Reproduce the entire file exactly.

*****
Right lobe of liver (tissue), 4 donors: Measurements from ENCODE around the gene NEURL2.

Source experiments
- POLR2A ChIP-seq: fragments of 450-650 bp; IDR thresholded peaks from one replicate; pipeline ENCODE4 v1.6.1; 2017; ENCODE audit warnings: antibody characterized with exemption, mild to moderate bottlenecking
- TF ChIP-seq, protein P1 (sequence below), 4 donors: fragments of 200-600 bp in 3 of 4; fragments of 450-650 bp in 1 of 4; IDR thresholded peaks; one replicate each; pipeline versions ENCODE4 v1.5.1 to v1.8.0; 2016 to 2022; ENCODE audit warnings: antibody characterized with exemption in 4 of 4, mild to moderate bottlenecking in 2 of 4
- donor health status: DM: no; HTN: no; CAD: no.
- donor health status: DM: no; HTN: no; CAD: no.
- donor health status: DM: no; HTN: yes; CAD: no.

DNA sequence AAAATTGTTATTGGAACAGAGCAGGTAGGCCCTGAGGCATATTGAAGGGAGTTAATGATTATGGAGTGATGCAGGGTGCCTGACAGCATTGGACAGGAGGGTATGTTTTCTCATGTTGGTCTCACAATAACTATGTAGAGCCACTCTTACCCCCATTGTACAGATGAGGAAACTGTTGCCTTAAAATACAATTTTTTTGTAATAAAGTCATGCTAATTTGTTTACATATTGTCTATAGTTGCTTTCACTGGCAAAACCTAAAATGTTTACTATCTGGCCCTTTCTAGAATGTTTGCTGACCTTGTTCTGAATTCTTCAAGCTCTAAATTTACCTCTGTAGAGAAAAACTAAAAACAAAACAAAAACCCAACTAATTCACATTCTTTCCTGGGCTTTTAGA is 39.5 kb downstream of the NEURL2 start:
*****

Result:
Right lobe of liver (tissue), 4 donors: Measurements from ENCODE around the gene NEURL2.

Source experiments
- POLR2A ChIP-seq: fragments of 450-650 bp; IDR thresholded peaks from one replicate; pipeline ENCODE4 v1.6.1; 2017; ENCODE audit warnings: antibody characterized with exemption, mild to moderate bottlenecking
- TF ChIP-seq, protein P1 (sequence below), 4 donors: fragments of 200-600 bp in 3 of 4; fragments of 450-650 bp in 1 of 4; IDR thresholded peaks; one replicate each; pipeline versions ENCODE4 v1.5.1 to v1.8.0; 2016 to 2022; ENCODE audit warnings: antibody characterized with exemption in 4 of 4, mild to moderate bottlenecking in 2 of 4
- donor health status: DM: no; HTN: no; CAD: no.
- donor health status: DM: no; HTN: no; CAD: no.
- donor health status: DM: no; HTN: yes; CAD: no.

DNA sequence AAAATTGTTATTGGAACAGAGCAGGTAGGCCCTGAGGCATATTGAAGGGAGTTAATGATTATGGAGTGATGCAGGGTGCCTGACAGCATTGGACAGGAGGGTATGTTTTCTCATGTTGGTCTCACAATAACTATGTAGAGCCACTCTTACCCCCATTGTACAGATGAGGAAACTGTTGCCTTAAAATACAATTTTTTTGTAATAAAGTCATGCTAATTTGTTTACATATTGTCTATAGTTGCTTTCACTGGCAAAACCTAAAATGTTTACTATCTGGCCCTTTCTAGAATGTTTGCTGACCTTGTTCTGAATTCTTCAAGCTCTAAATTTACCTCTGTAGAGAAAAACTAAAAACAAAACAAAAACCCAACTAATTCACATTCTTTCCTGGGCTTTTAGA is 39.5 kb downstream of the NEURL2 start: